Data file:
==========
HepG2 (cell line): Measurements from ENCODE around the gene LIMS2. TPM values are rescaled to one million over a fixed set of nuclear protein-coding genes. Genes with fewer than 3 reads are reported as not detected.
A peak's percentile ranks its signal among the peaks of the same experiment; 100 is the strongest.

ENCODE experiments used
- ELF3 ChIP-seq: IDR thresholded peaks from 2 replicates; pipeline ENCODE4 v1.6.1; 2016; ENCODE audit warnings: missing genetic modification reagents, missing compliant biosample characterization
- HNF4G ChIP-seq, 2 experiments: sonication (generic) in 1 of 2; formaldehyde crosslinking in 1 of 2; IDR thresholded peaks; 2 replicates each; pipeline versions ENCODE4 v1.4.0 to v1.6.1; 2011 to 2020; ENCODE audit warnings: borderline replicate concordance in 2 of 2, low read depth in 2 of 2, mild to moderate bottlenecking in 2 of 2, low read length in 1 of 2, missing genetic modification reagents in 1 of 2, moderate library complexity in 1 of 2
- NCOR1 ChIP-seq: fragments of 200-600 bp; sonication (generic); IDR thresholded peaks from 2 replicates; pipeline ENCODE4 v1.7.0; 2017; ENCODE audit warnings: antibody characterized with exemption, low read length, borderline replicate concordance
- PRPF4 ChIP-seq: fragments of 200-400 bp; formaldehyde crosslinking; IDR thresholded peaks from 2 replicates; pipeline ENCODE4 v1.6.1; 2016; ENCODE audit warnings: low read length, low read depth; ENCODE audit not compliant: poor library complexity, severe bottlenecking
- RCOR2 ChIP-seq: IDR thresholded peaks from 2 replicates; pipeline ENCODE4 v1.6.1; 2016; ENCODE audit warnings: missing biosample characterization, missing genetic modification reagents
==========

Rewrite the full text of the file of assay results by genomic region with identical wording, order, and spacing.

HepG2 (cell line): Measurements from ENCODE around the gene LIMS2. TPM values are rescaled to one million over a fixed set of nuclear protein-coding genes. Genes with fewer than 3 reads are reported as not detected.
A peak's percentile ranks its signal among the peaks of the same experiment; 100 is the strongest.

ENCODE experiments used
- ELF3 ChIP-seq: IDR thresholded peaks from 2 replicates; pipeline ENCODE4 v1.6.1; 2016; ENCODE audit warnings: missing genetic modification reagents, missing compliant biosample characterization
- HNF4G ChIP-seq, 2 experiments: sonication (generic) in 1 of 2; formaldehyde crosslinking in 1 of 2; IDR thresholded peaks; 2 replicates each; pipeline versions ENCODE4 v1.4.0 to v1.6.1; 2011 to 2020; ENCODE audit warnings: borderline replicate concordance in 2 of 2, low read depth in 2 of 2, mild to moderate bottlenecking in 2 of 2, low read length in 1 of 2, missing genetic modification reagents in 1 of 2, moderate library complexity in 1 of 2
- NCOR1 ChIP-seq: fragments of 200-600 bp; sonication (generic); IDR thresholded peaks from 2 replicates; pipeline ENCODE4 v1.7.0; 2017; ENCODE audit warnings: antibody characterized with exemption, low read length, borderline replicate concordance
- PRPF4 ChIP-seq: fragments of 200-400 bp; formaldehyde crosslinking; IDR thresholded peaks from 2 replicates; pipeline ENCODE4 v1.6.1; 2016; ENCODE audit warnings: low read length, low read depth; ENCODE audit not compliant: poor library complexity, severe bottlenecking
- RCOR2 ChIP-seq: IDR thresholded peaks from 2 replicates; pipeline ENCODE4 v1.6.1; 2016; ENCODE audit warnings: missing biosample characterization, missing genetic modification reagents